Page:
What Exactly Are Young People Doing On Their Phones?

Yes, young consumers are addicted to their mobile devices. But do you know exactly what they're doing on them every day? We do. We asked Millennials and teens about their mobile use and found out exactly what a day in their mobile life looks like.

You hear everyday about how Millennials and teens’ mobile use is changing everything, and rising trends like peer payments, their continued love of image sharing, emoticon use, and their selfie-obsessions are important to keep up with. But the reality is that not many people know the basics about what they’re using their phones for on a regular basis. So what does the average day on a young consumers’ device look like?

In our February monthly survey, we asked 13-32-year-olds all about their device use, and our spotlight on their smartphones gathered data on their everyday mobile activities. Before we delve into that, let’s look at the role these devices play in their lives. 82% of 13-32-year-olds say they own a smartphone, making it their third most owned device after laptop/netbook and headphones. (11% say they own a feature, or non-smartphone.) These ownership numbers increase with age, with 63% of 13-17-year-olds saying they own a smartphone, and 92% of 21-24-year-olds reporting they own one, more than any other age group. When we asked them to tell us which device they own is the one they can’t live without, 55% said smartphone—a number that is even higher for 21-29-year-olds. Females were more likely to be passionate about their phones than males, with 61% saying it was the one device they couldn’t live without, compared to 50% of males. Ok, so the majority has them, and the majority say they couldn’t live without them. So what are they doing on them every day? Here’s our smartphone spotlight: 


Their thumbs must be tired. The…


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Quote of the Day:  Millennials have grown up in a world where consuming wine outdoors—or any location outside of the traditional table—is more acceptable than generations past.”—Kate McManus, VP of Marketing, Delicato Family Wines (Wine Spectator)

Young consumers are “killing the shopping spree.” Whether they’re signing up for the growing number of clothing subscription services (Rent the Runway, Le Tote, Urban Outfitters, etc.), shopping second-hand, or just culling their closets—young shoppers are quitting fast fashion in droves. Some are inspired by Marie Kondo’s joy-sparking brand of minimalism, while others want to help the environment—and still others are just seeking a wide range of things to wear at a lower price. (Vice)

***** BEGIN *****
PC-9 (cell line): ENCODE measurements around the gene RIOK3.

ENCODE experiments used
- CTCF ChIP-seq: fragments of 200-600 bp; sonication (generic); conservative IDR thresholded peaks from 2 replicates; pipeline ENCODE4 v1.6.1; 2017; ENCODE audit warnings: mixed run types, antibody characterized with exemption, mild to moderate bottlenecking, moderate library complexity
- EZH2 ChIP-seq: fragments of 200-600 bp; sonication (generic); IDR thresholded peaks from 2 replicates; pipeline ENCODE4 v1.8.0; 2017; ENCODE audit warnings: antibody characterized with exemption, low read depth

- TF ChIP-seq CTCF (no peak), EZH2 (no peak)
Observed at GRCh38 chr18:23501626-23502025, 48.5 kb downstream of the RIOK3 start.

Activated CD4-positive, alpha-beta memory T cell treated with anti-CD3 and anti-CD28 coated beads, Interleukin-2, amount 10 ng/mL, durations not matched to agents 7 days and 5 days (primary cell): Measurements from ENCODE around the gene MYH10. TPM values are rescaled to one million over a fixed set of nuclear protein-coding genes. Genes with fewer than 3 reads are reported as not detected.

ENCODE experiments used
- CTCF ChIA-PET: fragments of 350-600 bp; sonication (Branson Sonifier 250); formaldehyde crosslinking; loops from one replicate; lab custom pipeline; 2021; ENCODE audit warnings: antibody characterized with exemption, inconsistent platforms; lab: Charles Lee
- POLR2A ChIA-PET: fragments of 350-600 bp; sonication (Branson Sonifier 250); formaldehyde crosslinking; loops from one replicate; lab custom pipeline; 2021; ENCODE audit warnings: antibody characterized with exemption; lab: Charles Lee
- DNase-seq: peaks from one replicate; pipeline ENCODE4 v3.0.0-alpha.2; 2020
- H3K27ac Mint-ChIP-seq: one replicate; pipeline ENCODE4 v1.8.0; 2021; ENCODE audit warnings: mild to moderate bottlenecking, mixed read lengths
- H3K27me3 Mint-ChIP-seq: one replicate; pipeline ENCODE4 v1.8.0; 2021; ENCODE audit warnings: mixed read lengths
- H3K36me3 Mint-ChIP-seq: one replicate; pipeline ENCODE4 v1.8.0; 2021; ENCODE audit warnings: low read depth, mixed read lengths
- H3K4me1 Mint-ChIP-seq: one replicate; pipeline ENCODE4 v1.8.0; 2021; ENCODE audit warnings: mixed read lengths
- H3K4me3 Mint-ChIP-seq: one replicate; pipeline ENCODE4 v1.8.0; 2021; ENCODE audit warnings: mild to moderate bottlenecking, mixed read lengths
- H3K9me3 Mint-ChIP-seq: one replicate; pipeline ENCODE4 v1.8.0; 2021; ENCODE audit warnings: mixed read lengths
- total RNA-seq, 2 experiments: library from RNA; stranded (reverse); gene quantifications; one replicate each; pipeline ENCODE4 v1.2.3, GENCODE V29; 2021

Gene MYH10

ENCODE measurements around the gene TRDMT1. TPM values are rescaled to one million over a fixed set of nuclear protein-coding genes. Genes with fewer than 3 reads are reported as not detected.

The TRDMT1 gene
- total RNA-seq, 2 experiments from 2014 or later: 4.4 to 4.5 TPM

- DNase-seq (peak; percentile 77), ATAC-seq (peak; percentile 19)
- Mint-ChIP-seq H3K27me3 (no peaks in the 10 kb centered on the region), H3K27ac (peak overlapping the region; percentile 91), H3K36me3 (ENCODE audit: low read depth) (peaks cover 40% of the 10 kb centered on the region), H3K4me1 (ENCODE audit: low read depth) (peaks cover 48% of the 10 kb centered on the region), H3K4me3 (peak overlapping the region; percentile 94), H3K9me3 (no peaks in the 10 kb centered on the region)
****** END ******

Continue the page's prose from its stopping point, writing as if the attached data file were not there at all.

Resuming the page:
Airbnb is launching “adventures” for experience-seeking young travelers. The site that started with accommodations and moved into one-off “experiences” (like dinner parties) now offers multi-day excursions, complete with guides, gear, meals, and accommodations. The platform already features over 200 trips in 40 countries, including a tiger-tracking expedition in Kenya and a trek through the canyons of Oman. (Fast Company)

Tyson Foods is taking on the fake meat market with plant-based nuggets. The pea protein nuggets are the first in a line of “Raised & Rooted” products from Tyson Foods. The brand's CEO explains they’re catering to the “growing number of people open to flexible diets that include both meat and plant-based protein”—aka young flexitarians, not full-time vegans. But can a company known for its meat sell the idea that “this [trend] is about ‘and’—not ‘or’”? (The Verge)

Snapchatters can shop Levi’s new Pride Month jacket via selfie filter. The Shoppable feature is first enabled by scanning a QR code found at select stores or by getting a special Snapcode from a friend. Then, users can try on the special-edition trucker jacket via augmented reality, customizing it with one of two washes and a selection of six pins and patches. Once they complete the look, users can purchase the Pride Month Jacket—without ever leaving the app. (SJ)

Amazon’s new Echo Dot Kids Edition revamps the original. The new smart speakertakes many cues from the adult version’s second generation (it’s louder and rounder) but adds special features just for kids that go beyond a rainbow-striped color scheme. The device will come with a year of FreeTime Unlimited, a subscription service that includes popular Alexa skills like Pinkfong’s Baby Shark Adventures, as well as an enhanced parental control suite to address growing privacy concerns. (VarietyCNET)

Quote of the Day: “Young people still have an incredible interest in the Olympic Games…But the way they are consuming the Olympic Games—the type of content they are watching and the ways and the platforms on which they are watching—are fundamentally changing.”—Kit McConnell, Sports Director, International Olympic Committee (Bloomberg)

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